"James Wertsch makes an important contribution to the current discussion of collective memory...The book should be of major interest, not only to scholars in these disciplines, which include sociology, anthropology, rhetoric, philosophy, and history, but also to educators whose work focuses on educational history and international education." Nancy Nelson, Louisiana State University, Slavic Review
"...a thought-provoking and ultimately productive approach to the study of collective remembering, and a worthy effort at clarifying some of the definitional vagueness besetting the cottage industry of memory studies." Journal of Modern History
"Wertsch's new book on collective remembering should be an essential read for anyone interested in memory research....In order to understand memory we must understand the interplay between individual and collective memory, how our own narratives (memories) develop through this interplay. Wertsch's book is well-written, thought-provoking, and should be recommended to all students of memory." Human Nature Review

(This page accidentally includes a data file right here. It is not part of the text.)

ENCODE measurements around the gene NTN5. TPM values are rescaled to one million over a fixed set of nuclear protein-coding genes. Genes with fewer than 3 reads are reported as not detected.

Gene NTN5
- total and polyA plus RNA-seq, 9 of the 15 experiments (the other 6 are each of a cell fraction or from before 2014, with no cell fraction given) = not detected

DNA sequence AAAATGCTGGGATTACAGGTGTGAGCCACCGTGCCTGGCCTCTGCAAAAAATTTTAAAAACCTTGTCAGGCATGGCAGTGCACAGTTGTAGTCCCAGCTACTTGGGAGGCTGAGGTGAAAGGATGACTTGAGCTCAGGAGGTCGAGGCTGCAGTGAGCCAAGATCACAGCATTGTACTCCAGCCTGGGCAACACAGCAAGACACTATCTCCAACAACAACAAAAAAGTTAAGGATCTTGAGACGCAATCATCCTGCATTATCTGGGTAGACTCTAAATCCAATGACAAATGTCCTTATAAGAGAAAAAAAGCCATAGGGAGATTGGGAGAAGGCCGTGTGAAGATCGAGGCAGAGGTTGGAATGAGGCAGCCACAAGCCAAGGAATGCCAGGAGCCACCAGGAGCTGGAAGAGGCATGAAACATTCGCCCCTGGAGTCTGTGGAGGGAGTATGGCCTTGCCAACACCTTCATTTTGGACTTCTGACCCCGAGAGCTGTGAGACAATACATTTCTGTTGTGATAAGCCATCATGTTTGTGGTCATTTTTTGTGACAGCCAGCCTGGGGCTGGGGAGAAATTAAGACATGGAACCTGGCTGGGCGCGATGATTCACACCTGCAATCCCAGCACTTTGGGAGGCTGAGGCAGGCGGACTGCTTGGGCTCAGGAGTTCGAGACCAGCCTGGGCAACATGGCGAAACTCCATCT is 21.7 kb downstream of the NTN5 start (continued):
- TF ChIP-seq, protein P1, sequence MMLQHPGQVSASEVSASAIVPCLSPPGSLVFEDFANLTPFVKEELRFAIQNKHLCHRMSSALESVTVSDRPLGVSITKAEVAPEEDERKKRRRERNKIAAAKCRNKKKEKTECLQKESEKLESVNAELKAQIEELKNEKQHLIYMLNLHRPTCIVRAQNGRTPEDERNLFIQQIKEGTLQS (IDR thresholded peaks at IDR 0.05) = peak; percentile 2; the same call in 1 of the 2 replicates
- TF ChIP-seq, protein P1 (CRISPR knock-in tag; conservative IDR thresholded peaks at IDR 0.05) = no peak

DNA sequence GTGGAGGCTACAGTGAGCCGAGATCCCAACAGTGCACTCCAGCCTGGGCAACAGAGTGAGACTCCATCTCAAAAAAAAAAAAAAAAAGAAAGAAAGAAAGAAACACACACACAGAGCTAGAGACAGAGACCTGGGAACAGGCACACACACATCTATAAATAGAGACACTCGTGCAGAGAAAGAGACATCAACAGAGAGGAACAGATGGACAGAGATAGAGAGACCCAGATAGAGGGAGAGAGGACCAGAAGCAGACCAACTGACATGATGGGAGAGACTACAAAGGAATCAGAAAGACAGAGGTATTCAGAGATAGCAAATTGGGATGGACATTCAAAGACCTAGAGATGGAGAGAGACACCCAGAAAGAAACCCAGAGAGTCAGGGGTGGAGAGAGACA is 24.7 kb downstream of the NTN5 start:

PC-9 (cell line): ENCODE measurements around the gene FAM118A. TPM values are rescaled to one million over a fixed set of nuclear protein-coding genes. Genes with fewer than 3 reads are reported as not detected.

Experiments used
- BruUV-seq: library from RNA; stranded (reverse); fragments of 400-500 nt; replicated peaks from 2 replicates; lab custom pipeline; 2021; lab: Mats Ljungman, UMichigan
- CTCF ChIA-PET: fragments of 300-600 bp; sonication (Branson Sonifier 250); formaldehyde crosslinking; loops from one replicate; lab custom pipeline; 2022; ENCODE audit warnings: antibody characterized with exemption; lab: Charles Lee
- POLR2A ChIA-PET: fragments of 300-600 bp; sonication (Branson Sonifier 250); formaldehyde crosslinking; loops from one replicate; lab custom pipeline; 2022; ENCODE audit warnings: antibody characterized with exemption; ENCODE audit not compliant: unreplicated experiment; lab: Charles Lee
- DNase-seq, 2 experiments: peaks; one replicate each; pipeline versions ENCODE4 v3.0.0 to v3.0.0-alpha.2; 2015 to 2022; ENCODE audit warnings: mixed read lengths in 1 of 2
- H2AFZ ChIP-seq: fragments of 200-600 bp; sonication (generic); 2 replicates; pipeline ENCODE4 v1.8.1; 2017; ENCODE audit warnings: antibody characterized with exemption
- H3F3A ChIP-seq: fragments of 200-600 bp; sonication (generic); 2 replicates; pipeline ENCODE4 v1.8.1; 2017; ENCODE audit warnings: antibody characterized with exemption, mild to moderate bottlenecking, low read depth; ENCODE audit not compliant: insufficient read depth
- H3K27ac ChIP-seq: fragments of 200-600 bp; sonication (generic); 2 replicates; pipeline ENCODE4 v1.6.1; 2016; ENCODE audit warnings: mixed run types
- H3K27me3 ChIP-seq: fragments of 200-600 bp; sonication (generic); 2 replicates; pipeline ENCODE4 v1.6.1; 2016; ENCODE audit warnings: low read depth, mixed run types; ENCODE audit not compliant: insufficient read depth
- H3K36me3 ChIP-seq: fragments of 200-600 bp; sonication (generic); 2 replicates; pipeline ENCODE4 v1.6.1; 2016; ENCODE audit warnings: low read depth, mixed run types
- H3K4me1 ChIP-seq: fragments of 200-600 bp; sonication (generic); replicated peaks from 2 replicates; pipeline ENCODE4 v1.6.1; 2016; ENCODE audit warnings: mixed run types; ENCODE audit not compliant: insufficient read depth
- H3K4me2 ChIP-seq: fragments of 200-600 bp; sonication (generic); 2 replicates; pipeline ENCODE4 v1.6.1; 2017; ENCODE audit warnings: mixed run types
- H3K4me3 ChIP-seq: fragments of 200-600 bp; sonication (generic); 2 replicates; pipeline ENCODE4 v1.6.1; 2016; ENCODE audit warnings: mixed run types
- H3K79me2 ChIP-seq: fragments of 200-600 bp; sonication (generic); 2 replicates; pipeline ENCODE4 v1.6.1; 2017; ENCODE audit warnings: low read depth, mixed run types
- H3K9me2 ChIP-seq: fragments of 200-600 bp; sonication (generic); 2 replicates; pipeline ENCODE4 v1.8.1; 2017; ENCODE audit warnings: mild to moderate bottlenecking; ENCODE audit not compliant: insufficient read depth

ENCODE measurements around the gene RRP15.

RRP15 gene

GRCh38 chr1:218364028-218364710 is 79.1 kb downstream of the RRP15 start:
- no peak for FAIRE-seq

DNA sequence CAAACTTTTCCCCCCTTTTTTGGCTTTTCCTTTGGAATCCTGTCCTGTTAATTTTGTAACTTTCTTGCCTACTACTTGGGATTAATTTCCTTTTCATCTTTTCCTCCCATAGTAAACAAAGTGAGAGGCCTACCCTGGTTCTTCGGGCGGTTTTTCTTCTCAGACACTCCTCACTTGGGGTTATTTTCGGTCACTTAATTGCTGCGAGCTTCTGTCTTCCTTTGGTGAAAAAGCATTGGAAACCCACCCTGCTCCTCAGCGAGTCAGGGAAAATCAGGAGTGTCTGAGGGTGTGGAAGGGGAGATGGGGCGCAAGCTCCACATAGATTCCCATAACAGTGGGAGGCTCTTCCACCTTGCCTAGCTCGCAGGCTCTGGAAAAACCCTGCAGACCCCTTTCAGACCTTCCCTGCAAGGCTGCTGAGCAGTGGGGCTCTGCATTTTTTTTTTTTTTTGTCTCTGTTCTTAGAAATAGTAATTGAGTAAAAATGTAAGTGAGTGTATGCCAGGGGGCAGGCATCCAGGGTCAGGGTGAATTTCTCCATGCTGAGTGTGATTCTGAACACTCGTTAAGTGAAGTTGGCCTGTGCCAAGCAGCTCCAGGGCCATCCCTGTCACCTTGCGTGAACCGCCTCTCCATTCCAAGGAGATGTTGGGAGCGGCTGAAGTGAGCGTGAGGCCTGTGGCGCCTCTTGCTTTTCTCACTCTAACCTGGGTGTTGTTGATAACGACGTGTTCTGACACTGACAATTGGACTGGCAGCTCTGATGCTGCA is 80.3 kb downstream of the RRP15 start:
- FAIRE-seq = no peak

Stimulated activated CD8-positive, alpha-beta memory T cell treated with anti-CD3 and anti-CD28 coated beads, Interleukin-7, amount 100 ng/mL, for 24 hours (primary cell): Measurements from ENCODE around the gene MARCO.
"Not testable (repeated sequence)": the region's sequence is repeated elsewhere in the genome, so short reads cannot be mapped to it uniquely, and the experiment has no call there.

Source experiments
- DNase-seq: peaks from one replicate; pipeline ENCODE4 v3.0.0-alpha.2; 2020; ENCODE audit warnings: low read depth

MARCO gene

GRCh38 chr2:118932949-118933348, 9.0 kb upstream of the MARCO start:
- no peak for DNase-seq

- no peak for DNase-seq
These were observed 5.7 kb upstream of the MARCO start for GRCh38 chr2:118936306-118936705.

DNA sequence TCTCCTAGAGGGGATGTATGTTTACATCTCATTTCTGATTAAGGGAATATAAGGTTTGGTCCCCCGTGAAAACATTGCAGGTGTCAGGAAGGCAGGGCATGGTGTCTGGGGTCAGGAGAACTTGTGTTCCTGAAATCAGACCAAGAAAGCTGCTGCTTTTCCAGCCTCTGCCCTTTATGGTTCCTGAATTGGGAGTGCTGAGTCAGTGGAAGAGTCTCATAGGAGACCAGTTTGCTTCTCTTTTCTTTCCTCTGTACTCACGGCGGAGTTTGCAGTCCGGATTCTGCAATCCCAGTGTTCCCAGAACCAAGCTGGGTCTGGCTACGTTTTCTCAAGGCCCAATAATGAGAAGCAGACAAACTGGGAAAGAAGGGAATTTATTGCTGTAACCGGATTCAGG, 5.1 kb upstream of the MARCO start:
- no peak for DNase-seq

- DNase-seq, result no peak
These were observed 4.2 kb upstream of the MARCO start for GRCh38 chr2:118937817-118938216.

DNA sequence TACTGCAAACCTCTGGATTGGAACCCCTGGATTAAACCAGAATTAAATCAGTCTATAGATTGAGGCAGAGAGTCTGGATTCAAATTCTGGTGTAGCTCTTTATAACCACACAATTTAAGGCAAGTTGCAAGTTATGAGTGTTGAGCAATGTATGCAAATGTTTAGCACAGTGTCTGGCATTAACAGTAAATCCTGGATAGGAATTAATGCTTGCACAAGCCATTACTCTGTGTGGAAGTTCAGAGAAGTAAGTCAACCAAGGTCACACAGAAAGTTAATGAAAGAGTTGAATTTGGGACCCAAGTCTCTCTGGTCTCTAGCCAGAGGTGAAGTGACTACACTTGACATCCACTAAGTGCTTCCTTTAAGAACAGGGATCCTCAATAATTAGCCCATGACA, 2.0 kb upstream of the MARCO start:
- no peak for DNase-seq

"...a marvelous resource for those of us struggling with how to think about collective memory." Contemporary Sociology
"In this interesting sociocultural analysis, Wertsch explores the conceptual parameters, development, and transmission of collective memory." Choice
This book draws on psychology, history, literary theory, semiotics, sociology, and political science to provide a comprehensive review of collective memory. It then outlines a particular formulation based on how narratives are produced by the modern state, and how they are consumed, or used by individuals. These issues are examined with the help of examples from the transformation Russia has undergone as it entered its post-Soviet phase. This setting provides a case study of how the state can lose control of collective memory and how memory can be regenerated in unique ways.